By Eric B. Meyer
A black employee who claimed that her boss, also black, called her “nigger” eight times, had her day in court recently, as she put her race discrimination claims to a federal jury.
The defense argued that the use of the n-word here was culturally acceptable because both the “victim” and the “harasser” black. But, during closing argument, the plaintiff’s attorney told jurors,
When you use the word nigger to an African-American, no matter how many alternative definitions that you may try to substitute with the word nigger, that is no different than calling a Hispanic by the worst possible word you can call a Hispanic, calling a homosexual male the worst possible word that you can call a homosexual male.”
What is said is all that matters – not who said it
The jury agreed with the plaintiff. Larry Neumeister at The Huffington Post reports here, that the jury awarded the plaintiff $30,000 in punitive damages and $250,000 in compensatory damages.
While some may debate the impact of a white person directing the n-word at a black person versus a black person engaging in that same behavior, I’m not at all shocked that the jury didn’t accept the defense’s argument.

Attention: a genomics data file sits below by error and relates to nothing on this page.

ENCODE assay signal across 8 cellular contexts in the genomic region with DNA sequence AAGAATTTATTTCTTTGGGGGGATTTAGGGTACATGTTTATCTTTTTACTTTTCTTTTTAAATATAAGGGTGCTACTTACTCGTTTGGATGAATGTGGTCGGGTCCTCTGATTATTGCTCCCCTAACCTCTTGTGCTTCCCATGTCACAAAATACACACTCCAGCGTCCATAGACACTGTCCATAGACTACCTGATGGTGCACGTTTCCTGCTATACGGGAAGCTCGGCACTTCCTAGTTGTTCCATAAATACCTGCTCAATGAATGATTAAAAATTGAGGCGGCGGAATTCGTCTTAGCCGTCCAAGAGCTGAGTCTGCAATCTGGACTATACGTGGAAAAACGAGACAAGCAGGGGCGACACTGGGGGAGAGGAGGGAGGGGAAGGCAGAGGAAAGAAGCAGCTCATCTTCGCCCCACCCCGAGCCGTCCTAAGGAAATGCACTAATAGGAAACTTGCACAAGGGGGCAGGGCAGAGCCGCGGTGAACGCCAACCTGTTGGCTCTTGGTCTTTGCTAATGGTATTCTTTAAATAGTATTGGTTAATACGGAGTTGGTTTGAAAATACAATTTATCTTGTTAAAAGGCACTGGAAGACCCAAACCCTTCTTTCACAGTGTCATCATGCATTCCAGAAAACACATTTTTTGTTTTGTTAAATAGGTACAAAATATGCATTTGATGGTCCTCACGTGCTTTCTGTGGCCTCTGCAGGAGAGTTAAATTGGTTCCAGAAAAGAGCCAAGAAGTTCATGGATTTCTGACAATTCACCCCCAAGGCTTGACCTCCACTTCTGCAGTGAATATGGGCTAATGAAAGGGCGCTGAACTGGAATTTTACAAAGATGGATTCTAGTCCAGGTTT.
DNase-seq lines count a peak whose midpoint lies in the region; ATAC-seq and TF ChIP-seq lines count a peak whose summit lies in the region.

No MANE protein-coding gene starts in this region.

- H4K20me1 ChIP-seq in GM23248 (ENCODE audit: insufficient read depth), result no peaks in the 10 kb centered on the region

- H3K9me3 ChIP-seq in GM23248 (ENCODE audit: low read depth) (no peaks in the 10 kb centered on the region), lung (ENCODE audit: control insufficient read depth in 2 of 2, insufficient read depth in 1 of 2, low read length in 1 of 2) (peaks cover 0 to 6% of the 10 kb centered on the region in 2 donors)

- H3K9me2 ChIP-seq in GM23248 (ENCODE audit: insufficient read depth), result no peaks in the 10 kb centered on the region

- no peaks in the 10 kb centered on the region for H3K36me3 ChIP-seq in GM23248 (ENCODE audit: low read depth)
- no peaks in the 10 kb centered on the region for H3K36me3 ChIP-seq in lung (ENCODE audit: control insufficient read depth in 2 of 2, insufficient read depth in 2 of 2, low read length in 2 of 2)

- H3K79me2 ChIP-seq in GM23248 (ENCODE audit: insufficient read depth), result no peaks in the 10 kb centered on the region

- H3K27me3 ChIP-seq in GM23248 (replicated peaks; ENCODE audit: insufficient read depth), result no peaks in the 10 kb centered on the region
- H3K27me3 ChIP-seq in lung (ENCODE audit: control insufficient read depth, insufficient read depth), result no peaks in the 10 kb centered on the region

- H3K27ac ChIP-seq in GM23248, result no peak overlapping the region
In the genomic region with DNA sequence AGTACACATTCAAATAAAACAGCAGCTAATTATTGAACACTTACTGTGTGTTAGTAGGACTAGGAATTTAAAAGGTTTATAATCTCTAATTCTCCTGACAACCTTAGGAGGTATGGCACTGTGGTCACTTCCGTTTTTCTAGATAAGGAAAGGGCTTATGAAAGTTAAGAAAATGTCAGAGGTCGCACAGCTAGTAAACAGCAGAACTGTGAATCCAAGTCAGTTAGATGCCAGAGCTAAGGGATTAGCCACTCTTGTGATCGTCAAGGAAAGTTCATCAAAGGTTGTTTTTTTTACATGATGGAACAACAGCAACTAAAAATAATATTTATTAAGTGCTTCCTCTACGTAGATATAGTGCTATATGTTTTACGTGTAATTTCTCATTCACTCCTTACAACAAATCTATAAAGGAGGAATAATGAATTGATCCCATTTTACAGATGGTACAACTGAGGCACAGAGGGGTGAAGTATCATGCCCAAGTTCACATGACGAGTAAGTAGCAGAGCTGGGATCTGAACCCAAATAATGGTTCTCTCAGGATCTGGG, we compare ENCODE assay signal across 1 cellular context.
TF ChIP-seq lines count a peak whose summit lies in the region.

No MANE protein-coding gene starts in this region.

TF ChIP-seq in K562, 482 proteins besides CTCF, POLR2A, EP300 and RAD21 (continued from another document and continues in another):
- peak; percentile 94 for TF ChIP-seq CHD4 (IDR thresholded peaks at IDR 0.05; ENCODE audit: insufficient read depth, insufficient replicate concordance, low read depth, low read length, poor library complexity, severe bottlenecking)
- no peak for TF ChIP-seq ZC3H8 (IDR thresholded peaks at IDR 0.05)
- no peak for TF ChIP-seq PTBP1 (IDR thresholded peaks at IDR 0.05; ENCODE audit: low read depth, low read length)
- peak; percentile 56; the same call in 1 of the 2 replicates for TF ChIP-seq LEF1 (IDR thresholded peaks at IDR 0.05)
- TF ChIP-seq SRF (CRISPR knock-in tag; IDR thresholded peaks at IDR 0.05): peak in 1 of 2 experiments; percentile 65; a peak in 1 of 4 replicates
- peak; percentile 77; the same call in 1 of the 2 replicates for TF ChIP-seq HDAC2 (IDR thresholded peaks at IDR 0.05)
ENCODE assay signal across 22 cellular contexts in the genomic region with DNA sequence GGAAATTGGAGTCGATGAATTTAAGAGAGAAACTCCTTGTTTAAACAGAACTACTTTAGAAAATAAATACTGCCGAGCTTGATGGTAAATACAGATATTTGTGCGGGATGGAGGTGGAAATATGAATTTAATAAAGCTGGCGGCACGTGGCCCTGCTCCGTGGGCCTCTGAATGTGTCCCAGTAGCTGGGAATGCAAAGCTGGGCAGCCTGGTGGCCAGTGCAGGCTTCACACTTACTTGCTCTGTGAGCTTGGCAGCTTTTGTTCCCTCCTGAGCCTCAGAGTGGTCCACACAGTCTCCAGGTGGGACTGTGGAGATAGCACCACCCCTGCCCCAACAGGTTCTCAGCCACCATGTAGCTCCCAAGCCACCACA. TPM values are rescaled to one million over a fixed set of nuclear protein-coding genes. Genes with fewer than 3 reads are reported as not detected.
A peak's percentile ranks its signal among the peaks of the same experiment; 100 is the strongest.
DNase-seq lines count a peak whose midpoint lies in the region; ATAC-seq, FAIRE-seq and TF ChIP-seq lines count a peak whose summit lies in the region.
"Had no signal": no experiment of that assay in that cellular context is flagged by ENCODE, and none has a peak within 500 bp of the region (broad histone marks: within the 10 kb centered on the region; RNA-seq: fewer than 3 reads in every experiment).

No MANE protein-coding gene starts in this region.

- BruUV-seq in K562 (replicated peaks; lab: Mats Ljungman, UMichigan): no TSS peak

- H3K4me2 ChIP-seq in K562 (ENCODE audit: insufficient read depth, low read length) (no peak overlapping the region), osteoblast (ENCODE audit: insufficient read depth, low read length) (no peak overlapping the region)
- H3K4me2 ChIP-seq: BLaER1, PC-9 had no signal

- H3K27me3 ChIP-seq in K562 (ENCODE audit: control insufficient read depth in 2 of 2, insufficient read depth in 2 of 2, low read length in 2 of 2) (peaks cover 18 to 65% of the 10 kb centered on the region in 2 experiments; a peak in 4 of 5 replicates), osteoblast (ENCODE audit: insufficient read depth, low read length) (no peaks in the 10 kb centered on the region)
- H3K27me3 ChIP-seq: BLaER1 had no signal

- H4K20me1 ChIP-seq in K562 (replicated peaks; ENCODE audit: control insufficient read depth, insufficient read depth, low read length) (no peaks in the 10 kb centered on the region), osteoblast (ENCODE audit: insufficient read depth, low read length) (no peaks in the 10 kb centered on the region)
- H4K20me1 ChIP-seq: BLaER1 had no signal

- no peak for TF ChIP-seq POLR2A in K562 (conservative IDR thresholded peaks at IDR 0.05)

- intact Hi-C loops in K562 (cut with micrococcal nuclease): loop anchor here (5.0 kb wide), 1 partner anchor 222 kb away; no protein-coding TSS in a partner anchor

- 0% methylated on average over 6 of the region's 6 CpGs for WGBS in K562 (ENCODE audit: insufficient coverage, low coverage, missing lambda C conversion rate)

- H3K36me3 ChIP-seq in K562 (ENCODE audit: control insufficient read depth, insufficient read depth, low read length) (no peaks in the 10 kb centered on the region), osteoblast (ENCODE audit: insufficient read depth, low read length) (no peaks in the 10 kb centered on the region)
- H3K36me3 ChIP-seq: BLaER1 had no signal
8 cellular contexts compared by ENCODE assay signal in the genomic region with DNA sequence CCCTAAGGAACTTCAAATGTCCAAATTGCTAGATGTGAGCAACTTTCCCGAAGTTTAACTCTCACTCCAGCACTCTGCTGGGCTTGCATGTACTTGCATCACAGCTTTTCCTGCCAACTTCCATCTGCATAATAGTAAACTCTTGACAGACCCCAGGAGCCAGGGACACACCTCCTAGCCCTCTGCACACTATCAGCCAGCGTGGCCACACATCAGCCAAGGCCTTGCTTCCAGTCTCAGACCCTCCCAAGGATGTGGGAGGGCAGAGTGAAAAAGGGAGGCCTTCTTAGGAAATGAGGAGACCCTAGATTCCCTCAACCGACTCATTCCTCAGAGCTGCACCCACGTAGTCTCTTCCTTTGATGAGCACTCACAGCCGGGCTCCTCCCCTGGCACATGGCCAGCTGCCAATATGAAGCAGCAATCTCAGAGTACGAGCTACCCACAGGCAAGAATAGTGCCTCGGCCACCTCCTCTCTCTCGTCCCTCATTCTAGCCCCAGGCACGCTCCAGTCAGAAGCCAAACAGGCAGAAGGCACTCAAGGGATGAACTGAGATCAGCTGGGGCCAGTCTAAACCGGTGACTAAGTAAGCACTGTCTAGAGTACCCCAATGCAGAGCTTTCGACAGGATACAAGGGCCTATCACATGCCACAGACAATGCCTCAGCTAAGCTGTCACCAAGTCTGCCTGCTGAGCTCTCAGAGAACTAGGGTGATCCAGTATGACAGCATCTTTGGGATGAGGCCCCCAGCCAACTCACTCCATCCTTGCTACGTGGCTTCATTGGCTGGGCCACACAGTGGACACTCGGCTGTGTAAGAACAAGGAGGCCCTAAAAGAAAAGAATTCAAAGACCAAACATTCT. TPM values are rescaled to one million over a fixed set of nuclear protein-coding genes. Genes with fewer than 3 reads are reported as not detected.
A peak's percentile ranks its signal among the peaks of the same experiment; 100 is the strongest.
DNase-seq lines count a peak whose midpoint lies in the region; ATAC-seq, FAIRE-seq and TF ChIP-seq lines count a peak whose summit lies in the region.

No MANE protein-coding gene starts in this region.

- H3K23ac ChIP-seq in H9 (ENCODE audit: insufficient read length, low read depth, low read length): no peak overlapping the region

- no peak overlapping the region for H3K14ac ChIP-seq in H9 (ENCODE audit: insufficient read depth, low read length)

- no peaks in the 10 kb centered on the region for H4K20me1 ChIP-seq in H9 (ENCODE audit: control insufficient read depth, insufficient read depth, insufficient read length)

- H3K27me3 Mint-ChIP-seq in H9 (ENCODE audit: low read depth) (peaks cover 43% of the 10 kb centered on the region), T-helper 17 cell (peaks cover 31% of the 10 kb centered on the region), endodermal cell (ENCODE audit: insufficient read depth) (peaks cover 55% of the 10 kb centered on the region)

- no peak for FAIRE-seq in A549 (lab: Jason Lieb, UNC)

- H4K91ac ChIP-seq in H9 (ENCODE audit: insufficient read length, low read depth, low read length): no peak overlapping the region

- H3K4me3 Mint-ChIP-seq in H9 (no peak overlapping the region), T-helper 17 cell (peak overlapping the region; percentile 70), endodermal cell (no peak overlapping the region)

Remember, in a discrimination case, it does not matter the intent of the person making the comment. All that matters is how it is received and whether a reasonable person standing in the shoes of he “victim” would also be offended. So, use this case as a workplace lesson.
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Remind employees that what they say is all that matters — not what they intend. And when it comes to slurs, any word that any employee could perceive as a slur should be off-limits — no matter who says it or who hears it.
Hey, while some courts get into semantics, like considering which n-word is used when determining whether there exists a racially hostile work environment, don’t allow your company to be the one that has to make that argument.
This was originally published on Eric B. Meyer’s blog, The Employer Handbook.